Eleven Straight. It was close, but the Cowboys held on against the Minnesota Vikings last night for a 17-15 win. Dez Bryant stepped up, catching the go-ahead touchdown in the fourth quarter as well as four passes for 84 yards.

John Tesar Finds His Way Back to Top Chef. The first episode of the fourteenth season aired last night, but I’m not going to spoil it here. For the duration of Tesar’s tenure on the show, Alice Laussade will bring her colorful observations to SideDish each Friday. Look for her first post later this morning.

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Politics & Government

James Ragland Says My City Manager Conspiracy Theory Is All Wrong and Totally Right

| 3 days ago
Ragland
Ragland

James Ragland has an interesting column in today’s paper about the search for the next Dallas city manager. The online headline: “Is It Possible that Dallas Already Has a ‘Dak Prescott’ to Run City Hall?” I have some problems with it. Starting near the top:

“No matter who’s perched on top, the city manager in Dallas is like a big-league quarterback who doesn’t get to call his or her own plays.”

Given the headline, I assume we’re talking NFL in this analogy. I don’t think any NFL quarterbacks call their own plays. They might audible from one play to another, but that’s the extent of it. Also, there has never been a female quarterback in the NFL or in any big league.

“City Hall’s QB has to be a ‘system’ guy, someone who can thread the line in a council-manager form of government that spreads the power around.”

Lines are toed, or they are walked. Needles are threaded. But I’m glad that Ragland realizes that City Hall’s QB can’t be a ‘system’ gal.

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Local News

I, Barrett Brown, Have Returned

| 4 days ago

Four years ago, after my overly dramatic arrest by the FBI, I vowed to return to Dallas at the time of its greatest peril, or anyway I meant to vow this. Now I have fulfilled the promise I definitely intended to make; my sentence complete, on Tuesday I rode from a South Texas prison with my mom and dad and Alex Winter for some reason to a halfway house 20 minutes south of downtown. I live in a room with five drug dealers. We have a TV and an Xbox 360. When I came in, they were watching the 1990 Charlie Sheen vehicle Navy Seals, a film of extraordinary obnoxiousness. Further reports will follow.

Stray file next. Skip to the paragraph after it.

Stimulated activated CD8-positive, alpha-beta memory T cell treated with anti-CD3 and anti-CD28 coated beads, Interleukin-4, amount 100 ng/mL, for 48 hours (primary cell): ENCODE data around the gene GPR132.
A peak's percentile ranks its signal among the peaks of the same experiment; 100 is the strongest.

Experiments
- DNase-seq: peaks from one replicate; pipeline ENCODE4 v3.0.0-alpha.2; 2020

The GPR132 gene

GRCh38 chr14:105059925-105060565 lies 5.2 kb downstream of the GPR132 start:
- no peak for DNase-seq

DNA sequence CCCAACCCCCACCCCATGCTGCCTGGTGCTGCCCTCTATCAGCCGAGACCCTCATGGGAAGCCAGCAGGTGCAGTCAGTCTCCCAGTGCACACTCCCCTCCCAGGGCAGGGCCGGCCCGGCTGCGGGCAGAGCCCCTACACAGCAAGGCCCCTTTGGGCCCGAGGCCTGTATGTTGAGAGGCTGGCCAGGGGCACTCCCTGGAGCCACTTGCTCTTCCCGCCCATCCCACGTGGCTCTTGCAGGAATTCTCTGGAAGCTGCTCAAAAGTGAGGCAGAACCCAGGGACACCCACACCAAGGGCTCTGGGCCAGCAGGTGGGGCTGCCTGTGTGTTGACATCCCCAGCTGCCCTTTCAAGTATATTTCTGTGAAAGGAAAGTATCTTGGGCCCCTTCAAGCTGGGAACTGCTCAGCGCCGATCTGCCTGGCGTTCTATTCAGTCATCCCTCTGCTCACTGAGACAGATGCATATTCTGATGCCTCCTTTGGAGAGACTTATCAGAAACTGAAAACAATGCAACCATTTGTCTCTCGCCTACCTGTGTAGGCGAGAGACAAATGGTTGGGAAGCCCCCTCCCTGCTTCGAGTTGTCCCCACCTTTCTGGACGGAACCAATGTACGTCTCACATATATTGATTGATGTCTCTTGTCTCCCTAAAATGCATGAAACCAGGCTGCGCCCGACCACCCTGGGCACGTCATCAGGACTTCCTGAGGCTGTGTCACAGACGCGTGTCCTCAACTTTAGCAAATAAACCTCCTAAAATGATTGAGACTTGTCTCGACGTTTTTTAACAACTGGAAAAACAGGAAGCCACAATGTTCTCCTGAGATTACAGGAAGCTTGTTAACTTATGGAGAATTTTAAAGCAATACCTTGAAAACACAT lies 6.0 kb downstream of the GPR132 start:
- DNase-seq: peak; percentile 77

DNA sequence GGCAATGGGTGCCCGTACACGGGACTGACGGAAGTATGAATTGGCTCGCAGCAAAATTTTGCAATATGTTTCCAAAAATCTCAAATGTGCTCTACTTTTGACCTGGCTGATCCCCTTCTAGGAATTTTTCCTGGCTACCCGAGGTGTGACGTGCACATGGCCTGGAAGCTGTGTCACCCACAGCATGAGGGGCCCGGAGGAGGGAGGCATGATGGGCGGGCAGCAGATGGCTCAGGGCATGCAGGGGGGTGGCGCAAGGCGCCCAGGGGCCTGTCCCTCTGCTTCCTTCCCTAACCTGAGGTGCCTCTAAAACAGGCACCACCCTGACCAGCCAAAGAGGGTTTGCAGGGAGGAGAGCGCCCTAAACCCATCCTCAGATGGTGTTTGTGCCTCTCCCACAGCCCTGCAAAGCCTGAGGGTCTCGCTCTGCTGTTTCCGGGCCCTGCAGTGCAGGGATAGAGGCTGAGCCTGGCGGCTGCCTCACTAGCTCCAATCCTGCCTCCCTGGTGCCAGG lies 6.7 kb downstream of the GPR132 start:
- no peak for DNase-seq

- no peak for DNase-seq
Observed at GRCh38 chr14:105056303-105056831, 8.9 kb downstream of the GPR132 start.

Special thanks to Julian Assange and Sarah Harrison for releasing the 60,000 HBGary emails in honor of my release. Greetings to my various enemies. Down with all human institutions.

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New Year's Eve

The Fire Marshal Wants to Shut Down Our Party

| 4 days ago

Dallas had planned one hell of a new year’s Eve. All throughout the city, in loft apartments, repurposed storefronts, and empty warehouses—the kind of neglected, forgotten places with which this city virtually teems—a new cohort of young, entrepreneurial cultural organizers was planning parties that mixed art and music, performance and spectacle. Well before the clock struck midnight, however, all of these parties were shut down, victims of an amped-up code enforcement effort spearheaded by the Dallas fire marshal.

It was only the beginning. Over the past five years or so, Dallas had begun to foster a new kind of cultural identity for itself, as artists and cultural promoters took advantage of reclaimed or temporary spaces, rethinking the roles of traditional galleries, and staging events that deliberately cross-pollinated the worlds of music, art, and theater. But in the months following the New Year’s Eve crackdown, the fire marshal’s office continued to shut down these kinds of events, eventually expanding its enforcement efforts toward established art galleries, acclaimed theater groups, and even patron-run art spaces.